When the University of Oklahoma’s former Diplomat in Residence Jean Preston was ten years old, she picked up the book The Ugly American by Eugene Burdick and William Lederer at a garage sale. The book describes the lives of American people living in a fictionalized South East Asian country (based on Vietnam).
“I said, "Gosh wouldn't that be a great job! I'd get to travel around the world, represent the United States, meet all sorts of interesting people, get to learn about their cultures, explain our culture and our government to them,” Preston says.
A little over a week ago, Typhoon Haiyan slammed into the Philippines, leaving thousands dead and devastating the city of Tacloban. Suzette Grillot also talks with Joshua Landis about a so-called "wild card" in Syria's civil war - private funding by wealthy donors.
Later, Adriana Beltrán from the Washington Office on Latin America joins Suzette Grillot to discuss how clandestine criminal organizations infiltrate Guatemala’s judicial system.
Listen to Suzette Grillot's conversation with Adriana Beltrán.
Guatemala signed peace accords in 1996 to end a decades-long civil war. But even though the fighting came to an end, institutional democratic reforms never took place.
The government consolidated power through corrupt relationships with organized crime and a lack of accountability over the next two decades.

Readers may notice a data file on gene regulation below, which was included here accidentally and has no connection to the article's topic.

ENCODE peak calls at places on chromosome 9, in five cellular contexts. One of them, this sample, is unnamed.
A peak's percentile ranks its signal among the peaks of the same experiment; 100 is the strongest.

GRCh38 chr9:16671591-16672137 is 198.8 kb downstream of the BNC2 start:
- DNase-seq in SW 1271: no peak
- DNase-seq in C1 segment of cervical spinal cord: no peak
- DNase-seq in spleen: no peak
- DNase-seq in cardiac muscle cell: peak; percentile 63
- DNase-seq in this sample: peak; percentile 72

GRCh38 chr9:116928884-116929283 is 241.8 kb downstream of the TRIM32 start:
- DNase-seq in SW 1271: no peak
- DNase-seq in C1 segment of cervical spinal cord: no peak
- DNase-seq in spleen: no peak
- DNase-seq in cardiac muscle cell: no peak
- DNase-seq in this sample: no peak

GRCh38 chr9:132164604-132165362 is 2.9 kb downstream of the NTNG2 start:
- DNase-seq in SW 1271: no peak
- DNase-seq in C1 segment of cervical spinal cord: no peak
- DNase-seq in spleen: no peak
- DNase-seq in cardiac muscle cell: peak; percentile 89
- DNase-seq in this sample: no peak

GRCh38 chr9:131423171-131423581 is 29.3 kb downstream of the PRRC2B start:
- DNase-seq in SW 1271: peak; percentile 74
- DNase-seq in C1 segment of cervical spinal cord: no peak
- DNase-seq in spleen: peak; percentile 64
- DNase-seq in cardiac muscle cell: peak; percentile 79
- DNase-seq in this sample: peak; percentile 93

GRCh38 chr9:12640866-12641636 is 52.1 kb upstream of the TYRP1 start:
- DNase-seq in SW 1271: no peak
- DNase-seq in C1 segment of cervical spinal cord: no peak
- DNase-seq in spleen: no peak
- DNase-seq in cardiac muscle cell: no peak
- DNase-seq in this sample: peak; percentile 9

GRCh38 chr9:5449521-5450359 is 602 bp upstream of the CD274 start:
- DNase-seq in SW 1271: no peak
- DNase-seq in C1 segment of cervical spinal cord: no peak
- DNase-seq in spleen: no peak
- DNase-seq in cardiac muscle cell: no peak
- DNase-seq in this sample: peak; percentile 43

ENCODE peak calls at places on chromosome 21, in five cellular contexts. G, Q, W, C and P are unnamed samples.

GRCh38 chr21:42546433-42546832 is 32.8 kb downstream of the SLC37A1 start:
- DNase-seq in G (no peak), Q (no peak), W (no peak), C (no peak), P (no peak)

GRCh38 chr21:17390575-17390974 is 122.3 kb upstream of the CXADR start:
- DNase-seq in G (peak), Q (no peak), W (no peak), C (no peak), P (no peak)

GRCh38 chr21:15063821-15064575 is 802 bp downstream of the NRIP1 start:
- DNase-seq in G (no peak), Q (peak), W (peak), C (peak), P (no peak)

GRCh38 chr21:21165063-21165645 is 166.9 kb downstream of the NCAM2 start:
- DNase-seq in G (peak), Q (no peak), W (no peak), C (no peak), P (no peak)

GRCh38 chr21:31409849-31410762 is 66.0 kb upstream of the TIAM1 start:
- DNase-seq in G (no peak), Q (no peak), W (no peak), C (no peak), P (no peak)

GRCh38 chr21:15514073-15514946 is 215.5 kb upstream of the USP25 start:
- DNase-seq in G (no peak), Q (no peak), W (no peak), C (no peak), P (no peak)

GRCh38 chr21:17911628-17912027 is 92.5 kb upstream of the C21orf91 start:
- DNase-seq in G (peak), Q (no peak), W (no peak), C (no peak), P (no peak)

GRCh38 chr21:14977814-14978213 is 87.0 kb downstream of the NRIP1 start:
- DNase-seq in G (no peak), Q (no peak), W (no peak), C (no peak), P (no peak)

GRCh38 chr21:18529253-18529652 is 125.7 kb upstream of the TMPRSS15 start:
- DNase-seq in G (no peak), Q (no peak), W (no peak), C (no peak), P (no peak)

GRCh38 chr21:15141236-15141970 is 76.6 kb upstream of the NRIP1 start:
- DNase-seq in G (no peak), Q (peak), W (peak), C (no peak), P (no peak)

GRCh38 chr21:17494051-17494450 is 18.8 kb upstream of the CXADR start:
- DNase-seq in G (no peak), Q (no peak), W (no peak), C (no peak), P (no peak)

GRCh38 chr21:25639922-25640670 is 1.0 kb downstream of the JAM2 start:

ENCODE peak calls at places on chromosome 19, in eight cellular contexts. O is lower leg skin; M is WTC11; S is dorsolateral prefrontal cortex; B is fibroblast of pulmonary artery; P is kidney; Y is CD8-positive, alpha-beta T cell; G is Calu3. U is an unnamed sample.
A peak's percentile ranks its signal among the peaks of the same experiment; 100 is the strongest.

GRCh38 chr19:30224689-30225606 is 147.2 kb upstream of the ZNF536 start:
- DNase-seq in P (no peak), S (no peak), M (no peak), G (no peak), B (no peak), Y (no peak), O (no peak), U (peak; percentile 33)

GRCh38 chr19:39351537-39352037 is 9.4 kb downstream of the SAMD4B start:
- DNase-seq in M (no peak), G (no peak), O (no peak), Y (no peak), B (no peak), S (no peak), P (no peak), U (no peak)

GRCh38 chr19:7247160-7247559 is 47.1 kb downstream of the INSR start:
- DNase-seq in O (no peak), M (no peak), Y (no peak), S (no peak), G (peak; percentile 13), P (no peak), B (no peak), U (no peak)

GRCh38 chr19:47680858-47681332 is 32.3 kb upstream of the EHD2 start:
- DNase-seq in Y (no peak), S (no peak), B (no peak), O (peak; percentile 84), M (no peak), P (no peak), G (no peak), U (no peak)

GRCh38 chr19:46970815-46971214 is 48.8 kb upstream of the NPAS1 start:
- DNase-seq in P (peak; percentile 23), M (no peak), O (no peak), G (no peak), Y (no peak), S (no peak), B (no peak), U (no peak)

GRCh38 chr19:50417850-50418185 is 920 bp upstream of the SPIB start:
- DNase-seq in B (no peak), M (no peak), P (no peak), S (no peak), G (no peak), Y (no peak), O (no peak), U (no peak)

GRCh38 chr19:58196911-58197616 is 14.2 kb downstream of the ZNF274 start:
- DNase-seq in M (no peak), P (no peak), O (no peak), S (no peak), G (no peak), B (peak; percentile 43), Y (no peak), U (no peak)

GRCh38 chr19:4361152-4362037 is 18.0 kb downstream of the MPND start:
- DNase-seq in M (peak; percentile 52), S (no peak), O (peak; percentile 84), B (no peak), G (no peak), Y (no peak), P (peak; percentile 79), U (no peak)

“A very popular phrase is ‘hidden powers’,” says Adriana Beltrán, a Senior Associate for Citizen Security at the Washington Office on Latin America, and the author of a study of the same name. “Established institutions like the judicial sector, the police… they’ll use them to prevent any kind of conviction when it comes to human rights cases to protect in case of criminal wrongdoing.”
Joshua Landis, Rebecca Cruise and Suzette Grillot talk about the fear in Japan that the amount of contaminated water at the Fukushima nuclear power plant is getting out of hand, and increasing number of attacks and violence against women in India.
Listen to Suzette Grillot's Conversation with Francisco Calí.
In 1996, Guatemala ended a 36-year civil war that devastated the country’s indigenous community. Seventeen years later, indigenous people in the Central American country are still seeking justice after the decades-long conflict.
“They agreed to sign not only a peace agreement, but also an amnesty law which says that all those people who committed human rights violations will not be prosecuted legally,” says Francisco Calí. He’s the only indigenous member of the United Nations Committee on the Elimination of Racial Discrimination.